The destination for history

The ‘Acid Bath’ murders


John Haigh was a dangerous man to know. If you were a friend of his, and rich, the chances were you ended up with a bullet in the back of your head and your body dumped into a vat of sulphuric acid. His theory was if there was no body, then there was no crime, and he got away with it five times. 

His crimes fuelled a life of luxury, living in an expensive London hotel, driving fast cars and having his suits made in Savile Row. To his friends and future victims he was a man of culture and taste, eager to treat you to afternoon tea or an evening drink in his hotel, and maybe take you up the road to a concert at the Royal Albert Hall, until he knew you well enough to talk about your finances, the properties you owned and where he’d find your savings.

He’d tell you about his strict Plymouth Brethren upbringing in Yorkshire where his parents built a seven foot fence around the house and wouldn’t let him bring any school friends back in case he was contaminated by the outside world. 

He was always a little vague about how he made his money, and the explanation that he was a civil engineer and inventor seemed convincing enough – he even had a small workshop down in Crawley where if he really liked you he might take you to discuss business deals. But once the door was closed behind you things became far from friendly.

This was the fate of his sixth and last victim, a kindly and talented lady who was also a resident in the hotel. Mrs Olive Durand Deacon was the widow of a war hero and had been an active suffragette in her day, even spending a night in the cells after throwing a brick through a window. But now she was a respectable lady in her late sixties – and rich. She was delighted to hear that nice Mr Haigh, who sat on the table opposite her in the hotel, was an inventor. She had a scheme herself to produce and patent artificial fingernails. This was 1949 and the post-war period when women wanted a bit of glamour. Mr Haigh liked the idea, and suggested she come down to the workshop to look at a few blueprints he’d knocked up for the project. That was the last they ever saw of her.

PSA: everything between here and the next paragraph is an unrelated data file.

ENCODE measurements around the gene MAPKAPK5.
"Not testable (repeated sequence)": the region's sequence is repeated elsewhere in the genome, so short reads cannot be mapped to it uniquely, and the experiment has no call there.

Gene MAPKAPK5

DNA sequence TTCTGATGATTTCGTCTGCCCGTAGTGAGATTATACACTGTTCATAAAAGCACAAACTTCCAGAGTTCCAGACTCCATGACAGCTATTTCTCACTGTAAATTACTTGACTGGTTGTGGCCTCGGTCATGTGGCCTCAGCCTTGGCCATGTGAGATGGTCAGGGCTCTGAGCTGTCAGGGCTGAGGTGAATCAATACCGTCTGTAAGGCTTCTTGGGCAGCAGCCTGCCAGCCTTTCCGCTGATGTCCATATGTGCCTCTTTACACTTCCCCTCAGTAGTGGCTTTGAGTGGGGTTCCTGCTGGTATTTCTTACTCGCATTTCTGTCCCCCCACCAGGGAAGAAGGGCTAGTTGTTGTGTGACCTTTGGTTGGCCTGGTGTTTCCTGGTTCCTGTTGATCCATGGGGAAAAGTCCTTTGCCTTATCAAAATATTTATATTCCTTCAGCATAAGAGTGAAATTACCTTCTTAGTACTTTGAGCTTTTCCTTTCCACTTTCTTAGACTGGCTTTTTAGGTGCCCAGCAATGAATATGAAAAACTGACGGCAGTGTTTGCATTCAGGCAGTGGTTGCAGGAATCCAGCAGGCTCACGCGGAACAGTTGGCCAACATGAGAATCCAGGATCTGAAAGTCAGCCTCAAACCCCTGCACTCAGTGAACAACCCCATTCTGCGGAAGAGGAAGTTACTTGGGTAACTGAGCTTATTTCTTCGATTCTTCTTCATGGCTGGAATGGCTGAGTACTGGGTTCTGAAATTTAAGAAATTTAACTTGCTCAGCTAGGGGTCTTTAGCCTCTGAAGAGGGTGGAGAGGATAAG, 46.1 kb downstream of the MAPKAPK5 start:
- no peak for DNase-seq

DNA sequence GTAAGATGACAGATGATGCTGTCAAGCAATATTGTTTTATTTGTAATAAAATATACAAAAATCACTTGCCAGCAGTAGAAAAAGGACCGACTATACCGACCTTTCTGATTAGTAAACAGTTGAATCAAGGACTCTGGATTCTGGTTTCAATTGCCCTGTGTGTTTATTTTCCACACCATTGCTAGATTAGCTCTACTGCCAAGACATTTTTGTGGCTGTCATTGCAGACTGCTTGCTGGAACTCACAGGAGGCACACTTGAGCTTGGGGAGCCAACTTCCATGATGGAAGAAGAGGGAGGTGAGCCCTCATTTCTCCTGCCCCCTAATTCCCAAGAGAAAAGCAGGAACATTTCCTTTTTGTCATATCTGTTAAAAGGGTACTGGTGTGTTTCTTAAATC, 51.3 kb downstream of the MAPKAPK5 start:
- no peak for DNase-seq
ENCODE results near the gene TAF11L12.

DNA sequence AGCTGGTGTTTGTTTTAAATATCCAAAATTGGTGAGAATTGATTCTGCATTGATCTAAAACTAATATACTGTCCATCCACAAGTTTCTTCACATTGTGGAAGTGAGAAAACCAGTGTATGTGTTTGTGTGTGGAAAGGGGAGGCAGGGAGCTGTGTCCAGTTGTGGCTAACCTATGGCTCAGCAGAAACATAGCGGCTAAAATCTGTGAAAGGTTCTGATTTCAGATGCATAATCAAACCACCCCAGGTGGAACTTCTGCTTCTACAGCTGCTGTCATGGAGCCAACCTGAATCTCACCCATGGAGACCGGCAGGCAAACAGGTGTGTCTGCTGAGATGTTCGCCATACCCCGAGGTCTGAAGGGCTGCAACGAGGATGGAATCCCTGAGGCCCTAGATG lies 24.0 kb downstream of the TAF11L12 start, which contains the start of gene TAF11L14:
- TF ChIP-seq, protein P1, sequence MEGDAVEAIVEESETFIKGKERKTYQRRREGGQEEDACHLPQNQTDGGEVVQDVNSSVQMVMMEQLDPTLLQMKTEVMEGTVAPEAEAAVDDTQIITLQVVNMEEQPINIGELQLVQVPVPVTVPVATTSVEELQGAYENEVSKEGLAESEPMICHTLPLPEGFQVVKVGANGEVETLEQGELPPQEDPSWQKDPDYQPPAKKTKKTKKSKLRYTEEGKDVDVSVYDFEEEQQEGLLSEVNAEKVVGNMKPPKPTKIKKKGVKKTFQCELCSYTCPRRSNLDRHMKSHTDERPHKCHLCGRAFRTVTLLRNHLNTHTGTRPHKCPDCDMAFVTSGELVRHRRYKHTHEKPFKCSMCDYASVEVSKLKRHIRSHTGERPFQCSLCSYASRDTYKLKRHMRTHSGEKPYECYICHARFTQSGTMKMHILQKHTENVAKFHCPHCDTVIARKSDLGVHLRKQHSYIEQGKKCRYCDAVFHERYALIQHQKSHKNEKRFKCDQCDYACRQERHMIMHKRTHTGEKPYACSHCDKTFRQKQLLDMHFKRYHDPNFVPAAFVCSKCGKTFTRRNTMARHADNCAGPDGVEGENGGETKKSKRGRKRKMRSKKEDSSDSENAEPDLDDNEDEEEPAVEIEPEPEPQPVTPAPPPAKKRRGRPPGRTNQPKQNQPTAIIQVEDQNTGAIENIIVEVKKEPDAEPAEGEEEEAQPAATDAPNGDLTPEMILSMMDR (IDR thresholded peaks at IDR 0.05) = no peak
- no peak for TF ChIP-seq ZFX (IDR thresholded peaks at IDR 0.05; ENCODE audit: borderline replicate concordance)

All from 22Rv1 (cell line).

When Mrs Durand Deacon appeared to have vanished off the face of the earth, her friends and family were desperate. It was John Haigh who took her best friend to the police station to report the matter. But a lady police sergeant became suspicious of Haigh’s jaunty manner, and investigations showed he’d sold off Mrs Durand Deacon’s jewellery in the last few days and even had her fur coat cleaned. When they came to search through the rubble in the yard outside Haigh’s workshop, an observant pathologist spotted what he recognised as a couple of human gallstones and then, more recognisable, a set of false teeth. This was all that was left of Mrs Durand Deacon.

Inside the workshop police found a large metal drum and beside it several containers of acid, a wartime revolver and gloves and an apron splattered with acid. Haigh confessed to the murder, and to five others over the years, always shooting his victims first using the revolver he’d stolen from one of his victims, and then disposing of them in metal drums filled with acid. After a couple of days the resulting sludge would be poured down a drain or out into the workshop yard. He said in the case of Mrs Durand Deacon he’d even had time for a cup of tea and a fried egg on toast at the local café between shooting her and starting the acid bath treatment.